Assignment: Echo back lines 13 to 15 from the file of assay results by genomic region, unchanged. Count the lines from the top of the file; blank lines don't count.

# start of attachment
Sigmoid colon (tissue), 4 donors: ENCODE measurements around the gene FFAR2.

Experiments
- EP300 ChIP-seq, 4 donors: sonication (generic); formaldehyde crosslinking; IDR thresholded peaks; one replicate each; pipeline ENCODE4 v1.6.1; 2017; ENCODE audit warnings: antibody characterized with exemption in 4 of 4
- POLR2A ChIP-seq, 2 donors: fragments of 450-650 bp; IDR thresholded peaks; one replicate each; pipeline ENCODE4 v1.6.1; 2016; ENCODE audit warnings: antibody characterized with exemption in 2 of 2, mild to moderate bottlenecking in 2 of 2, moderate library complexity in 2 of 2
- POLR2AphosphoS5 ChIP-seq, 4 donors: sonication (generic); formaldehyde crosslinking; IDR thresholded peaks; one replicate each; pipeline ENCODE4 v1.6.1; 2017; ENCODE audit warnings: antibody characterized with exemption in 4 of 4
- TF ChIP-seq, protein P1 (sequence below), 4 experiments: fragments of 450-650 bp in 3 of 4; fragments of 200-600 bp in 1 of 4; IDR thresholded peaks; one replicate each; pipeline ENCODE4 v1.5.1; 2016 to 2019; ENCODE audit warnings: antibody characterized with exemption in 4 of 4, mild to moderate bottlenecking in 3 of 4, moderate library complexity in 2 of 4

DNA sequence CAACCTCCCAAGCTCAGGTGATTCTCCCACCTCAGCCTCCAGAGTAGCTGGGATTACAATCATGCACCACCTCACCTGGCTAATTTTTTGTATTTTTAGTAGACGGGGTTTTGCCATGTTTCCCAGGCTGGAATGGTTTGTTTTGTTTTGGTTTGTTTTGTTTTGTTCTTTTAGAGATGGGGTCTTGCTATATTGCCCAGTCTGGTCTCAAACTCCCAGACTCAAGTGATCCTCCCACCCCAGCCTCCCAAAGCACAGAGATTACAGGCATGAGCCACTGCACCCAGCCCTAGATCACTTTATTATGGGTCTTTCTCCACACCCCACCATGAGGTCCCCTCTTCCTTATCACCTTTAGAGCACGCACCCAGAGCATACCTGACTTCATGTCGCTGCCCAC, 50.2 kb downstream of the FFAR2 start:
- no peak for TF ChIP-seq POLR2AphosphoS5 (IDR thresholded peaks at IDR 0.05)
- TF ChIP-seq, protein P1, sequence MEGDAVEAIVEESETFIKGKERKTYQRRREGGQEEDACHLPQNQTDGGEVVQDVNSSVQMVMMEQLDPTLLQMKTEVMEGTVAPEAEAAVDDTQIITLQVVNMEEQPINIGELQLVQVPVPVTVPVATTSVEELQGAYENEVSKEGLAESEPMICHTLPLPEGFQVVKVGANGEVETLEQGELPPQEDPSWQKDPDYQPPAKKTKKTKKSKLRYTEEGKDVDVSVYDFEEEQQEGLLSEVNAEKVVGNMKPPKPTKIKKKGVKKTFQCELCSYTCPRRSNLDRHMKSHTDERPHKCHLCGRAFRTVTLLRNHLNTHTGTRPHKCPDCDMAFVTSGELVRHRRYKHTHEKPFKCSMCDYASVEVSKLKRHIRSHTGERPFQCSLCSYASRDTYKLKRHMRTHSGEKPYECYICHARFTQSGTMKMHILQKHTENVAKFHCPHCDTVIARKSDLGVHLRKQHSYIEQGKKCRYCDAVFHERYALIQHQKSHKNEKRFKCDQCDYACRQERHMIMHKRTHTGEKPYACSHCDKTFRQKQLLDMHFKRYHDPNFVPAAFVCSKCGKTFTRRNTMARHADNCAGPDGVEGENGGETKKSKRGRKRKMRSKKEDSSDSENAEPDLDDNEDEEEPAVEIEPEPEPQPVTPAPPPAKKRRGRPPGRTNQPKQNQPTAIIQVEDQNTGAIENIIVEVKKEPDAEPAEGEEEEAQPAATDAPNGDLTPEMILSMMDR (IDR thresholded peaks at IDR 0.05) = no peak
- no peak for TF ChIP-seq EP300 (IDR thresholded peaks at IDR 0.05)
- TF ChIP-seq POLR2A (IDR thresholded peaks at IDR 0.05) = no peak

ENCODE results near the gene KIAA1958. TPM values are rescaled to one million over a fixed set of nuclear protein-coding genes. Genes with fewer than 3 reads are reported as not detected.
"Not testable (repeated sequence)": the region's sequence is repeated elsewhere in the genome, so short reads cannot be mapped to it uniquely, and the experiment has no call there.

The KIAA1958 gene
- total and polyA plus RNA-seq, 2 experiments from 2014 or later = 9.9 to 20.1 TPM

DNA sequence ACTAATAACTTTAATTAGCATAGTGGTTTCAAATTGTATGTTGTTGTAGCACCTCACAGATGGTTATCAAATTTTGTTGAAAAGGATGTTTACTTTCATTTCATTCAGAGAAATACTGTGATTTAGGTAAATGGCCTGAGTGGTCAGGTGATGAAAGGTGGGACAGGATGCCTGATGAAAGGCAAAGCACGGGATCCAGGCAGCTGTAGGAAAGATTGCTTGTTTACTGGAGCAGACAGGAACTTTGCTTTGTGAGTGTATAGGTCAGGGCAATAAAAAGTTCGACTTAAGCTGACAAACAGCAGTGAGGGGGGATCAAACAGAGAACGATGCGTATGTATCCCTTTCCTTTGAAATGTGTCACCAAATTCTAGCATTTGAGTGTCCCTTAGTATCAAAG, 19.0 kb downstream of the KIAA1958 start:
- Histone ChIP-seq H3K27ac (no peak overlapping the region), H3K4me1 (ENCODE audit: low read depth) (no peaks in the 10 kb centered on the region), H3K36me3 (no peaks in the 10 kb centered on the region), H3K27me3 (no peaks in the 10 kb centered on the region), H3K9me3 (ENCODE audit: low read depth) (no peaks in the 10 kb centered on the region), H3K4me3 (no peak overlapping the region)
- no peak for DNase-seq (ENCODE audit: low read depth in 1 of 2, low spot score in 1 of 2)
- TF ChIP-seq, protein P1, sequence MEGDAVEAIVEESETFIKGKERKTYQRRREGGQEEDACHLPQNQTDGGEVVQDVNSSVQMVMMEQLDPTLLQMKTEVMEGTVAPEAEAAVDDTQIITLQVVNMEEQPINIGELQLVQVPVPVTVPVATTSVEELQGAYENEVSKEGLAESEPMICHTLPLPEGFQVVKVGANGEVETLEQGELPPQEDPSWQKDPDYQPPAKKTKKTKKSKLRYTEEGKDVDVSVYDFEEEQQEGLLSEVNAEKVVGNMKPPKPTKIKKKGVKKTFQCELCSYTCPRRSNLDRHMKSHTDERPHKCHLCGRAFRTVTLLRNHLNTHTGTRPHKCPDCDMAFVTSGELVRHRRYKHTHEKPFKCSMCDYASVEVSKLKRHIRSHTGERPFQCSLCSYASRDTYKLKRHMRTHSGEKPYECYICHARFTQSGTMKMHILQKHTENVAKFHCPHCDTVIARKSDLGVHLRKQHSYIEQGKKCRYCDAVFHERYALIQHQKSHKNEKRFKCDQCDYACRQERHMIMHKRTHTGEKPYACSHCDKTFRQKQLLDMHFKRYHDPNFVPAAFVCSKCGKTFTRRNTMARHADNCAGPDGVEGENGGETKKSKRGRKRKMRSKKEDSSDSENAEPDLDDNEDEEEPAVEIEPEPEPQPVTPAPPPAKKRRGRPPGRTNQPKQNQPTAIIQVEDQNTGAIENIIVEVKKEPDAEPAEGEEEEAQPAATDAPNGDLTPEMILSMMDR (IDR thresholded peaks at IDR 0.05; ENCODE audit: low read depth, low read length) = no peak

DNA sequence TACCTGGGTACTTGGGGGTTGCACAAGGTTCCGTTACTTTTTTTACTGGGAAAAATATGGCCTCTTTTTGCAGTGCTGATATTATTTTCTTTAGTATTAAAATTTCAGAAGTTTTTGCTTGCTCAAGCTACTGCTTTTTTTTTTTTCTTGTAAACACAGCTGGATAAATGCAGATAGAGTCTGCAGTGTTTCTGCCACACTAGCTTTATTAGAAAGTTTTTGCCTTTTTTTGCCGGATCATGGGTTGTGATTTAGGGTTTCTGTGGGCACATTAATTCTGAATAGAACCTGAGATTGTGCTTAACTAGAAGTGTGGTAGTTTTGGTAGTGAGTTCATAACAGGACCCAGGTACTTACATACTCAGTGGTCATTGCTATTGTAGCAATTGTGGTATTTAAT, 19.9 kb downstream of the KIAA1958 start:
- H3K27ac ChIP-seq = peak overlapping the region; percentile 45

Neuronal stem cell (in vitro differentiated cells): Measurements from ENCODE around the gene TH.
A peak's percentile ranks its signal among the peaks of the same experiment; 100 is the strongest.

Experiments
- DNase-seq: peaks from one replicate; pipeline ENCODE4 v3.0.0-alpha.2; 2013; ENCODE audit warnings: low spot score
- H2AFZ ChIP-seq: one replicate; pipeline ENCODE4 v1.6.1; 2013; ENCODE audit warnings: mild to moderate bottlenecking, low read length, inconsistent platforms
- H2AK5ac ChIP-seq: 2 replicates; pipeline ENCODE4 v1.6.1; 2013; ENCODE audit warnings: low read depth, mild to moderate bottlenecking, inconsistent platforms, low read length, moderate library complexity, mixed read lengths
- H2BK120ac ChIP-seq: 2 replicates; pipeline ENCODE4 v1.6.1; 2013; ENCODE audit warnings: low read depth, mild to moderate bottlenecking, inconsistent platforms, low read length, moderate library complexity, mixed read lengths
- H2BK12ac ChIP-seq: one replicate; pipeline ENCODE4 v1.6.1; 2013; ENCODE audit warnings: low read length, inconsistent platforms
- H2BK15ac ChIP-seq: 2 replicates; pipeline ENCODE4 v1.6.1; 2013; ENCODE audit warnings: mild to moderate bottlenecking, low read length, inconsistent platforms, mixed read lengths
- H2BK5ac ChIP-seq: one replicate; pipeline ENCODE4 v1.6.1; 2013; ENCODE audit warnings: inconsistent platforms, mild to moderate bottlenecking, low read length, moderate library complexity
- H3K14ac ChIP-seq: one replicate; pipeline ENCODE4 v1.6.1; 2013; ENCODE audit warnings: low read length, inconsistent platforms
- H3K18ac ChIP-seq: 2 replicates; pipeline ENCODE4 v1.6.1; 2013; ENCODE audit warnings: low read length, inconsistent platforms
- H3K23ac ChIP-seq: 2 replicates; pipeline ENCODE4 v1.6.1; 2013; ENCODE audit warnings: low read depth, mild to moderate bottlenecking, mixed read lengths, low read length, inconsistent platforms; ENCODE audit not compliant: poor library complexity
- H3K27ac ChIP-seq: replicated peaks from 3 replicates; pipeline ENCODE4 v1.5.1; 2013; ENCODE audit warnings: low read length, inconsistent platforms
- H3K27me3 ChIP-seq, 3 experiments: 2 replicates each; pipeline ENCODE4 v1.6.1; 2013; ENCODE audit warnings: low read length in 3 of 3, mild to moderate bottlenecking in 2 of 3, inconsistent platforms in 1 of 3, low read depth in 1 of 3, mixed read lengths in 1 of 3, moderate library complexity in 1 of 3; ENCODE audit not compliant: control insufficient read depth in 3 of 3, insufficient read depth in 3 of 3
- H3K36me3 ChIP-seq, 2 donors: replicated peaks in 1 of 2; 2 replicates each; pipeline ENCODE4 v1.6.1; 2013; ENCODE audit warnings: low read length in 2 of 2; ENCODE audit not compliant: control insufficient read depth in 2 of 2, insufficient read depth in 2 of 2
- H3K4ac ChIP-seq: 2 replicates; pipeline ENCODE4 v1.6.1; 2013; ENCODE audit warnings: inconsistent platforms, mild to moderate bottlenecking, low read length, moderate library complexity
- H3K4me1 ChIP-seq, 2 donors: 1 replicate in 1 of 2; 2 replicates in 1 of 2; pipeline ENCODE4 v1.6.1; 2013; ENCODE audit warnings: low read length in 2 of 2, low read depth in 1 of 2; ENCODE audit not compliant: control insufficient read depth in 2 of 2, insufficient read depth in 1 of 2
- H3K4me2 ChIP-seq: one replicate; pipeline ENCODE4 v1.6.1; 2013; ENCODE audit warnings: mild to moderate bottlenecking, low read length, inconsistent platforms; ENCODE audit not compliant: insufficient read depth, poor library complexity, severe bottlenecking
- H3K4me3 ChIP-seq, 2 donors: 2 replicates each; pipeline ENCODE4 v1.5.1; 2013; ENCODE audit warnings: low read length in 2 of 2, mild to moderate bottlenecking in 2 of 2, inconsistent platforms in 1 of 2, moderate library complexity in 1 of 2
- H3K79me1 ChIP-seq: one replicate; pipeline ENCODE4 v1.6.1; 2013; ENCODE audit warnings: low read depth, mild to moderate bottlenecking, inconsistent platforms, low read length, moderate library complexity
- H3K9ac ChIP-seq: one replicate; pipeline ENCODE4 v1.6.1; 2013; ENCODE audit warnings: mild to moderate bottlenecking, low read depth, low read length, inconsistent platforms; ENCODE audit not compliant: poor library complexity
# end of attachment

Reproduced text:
"Not testable (repeated sequence)": the region's sequence is repeated elsewhere in the genome, so short reads cannot be mapped to it uniquely, and the experiment has no call there.

The KIAA1958 gene
- total and polyA plus RNA-seq, 2 experiments from 2014 or later = 9.9 to 20.1 TPM